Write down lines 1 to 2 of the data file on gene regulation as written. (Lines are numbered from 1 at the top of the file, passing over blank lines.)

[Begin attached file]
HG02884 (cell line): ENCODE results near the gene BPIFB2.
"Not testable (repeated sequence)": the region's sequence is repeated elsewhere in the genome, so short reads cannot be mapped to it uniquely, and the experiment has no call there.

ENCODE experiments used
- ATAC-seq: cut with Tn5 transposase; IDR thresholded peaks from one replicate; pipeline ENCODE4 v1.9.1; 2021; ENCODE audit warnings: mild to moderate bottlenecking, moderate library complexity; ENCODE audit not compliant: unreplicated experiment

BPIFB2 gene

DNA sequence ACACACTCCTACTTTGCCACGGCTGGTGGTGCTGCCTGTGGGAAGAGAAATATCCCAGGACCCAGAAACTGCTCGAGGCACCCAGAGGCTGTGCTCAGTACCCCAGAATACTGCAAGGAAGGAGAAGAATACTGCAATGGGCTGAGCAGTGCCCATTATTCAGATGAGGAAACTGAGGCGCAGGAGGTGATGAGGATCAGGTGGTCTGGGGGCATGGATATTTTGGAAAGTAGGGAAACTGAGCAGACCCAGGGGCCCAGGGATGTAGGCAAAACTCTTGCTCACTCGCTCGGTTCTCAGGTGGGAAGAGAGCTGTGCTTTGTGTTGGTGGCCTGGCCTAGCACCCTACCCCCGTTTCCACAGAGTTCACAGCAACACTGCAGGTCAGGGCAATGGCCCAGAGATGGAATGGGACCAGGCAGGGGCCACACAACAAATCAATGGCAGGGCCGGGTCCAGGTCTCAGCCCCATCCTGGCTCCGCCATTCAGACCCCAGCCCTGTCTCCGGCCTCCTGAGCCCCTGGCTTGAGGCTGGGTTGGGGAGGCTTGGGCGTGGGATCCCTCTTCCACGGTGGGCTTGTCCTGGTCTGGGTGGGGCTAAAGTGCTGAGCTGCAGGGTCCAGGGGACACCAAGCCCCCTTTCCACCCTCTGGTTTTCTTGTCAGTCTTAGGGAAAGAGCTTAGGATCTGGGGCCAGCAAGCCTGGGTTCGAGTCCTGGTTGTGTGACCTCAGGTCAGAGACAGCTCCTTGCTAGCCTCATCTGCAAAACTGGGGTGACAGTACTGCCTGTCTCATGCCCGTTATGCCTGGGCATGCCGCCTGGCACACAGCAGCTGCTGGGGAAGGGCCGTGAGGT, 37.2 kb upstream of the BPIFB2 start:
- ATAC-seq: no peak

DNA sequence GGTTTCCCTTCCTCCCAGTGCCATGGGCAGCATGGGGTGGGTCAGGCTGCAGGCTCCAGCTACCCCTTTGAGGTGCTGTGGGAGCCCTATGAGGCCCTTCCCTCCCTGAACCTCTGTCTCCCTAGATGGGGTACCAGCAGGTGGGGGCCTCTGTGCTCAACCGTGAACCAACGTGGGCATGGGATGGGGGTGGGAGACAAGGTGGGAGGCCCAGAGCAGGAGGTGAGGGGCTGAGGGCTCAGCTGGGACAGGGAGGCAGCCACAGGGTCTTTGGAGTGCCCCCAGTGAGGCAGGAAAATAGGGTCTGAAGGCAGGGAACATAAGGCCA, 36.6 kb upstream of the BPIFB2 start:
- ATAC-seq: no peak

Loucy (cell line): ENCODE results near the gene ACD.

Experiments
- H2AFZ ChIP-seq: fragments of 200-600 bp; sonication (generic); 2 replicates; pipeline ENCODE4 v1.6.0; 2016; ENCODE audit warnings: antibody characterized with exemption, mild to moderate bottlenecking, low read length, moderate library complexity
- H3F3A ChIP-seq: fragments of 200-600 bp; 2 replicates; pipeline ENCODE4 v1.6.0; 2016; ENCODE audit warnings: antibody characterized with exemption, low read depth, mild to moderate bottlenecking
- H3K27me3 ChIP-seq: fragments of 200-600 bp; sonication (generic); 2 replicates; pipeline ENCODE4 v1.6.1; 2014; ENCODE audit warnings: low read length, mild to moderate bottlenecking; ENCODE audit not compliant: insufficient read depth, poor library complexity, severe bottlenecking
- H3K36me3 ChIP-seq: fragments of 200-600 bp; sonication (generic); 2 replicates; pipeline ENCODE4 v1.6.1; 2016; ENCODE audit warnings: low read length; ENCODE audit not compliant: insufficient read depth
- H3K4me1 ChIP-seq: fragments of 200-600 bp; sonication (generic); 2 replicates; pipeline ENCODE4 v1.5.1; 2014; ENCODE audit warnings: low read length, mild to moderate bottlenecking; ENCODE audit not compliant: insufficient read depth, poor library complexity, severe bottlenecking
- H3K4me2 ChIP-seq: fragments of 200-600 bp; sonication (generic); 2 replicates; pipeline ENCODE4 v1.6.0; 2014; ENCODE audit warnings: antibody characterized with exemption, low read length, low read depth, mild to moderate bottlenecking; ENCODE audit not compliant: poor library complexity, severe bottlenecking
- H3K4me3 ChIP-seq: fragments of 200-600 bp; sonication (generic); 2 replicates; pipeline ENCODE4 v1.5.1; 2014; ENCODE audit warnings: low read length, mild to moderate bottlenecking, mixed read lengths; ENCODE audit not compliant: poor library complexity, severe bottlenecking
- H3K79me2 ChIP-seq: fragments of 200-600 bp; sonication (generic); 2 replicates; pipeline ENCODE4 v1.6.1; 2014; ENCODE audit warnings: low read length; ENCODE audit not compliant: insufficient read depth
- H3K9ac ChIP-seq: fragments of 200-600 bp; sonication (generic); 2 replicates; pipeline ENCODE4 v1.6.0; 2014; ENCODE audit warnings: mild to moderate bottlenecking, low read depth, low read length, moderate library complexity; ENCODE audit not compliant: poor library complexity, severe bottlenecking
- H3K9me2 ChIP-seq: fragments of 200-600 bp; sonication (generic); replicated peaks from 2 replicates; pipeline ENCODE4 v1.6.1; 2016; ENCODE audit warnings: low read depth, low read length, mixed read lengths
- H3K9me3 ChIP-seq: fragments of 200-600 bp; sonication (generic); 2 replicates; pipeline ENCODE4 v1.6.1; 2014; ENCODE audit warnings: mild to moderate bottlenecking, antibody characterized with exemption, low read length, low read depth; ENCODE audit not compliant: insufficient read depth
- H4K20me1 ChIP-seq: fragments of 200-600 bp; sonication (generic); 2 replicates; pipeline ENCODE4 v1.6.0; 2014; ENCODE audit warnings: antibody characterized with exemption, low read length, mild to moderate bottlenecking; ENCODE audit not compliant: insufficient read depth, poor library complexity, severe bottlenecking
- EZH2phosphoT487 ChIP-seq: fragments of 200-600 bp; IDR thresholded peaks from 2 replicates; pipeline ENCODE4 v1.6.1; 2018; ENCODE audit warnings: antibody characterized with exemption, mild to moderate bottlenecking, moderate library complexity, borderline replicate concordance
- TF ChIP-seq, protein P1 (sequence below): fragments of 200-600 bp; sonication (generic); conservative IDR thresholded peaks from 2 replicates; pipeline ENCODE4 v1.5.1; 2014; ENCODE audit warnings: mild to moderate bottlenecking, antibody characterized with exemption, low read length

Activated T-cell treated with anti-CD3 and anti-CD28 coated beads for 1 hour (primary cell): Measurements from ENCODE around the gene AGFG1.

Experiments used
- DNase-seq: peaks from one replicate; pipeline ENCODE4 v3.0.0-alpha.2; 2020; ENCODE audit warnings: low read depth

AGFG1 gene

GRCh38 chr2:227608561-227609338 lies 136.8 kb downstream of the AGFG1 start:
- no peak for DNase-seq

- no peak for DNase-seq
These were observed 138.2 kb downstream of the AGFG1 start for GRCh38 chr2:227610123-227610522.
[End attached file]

HG02884 (cell line): ENCODE results near the gene BPIFB2.
"Not testable (repeated sequence)": the region's sequence is repeated elsewhere in the genome, so short reads cannot be mapped to it uniquely, and the experiment has no call there.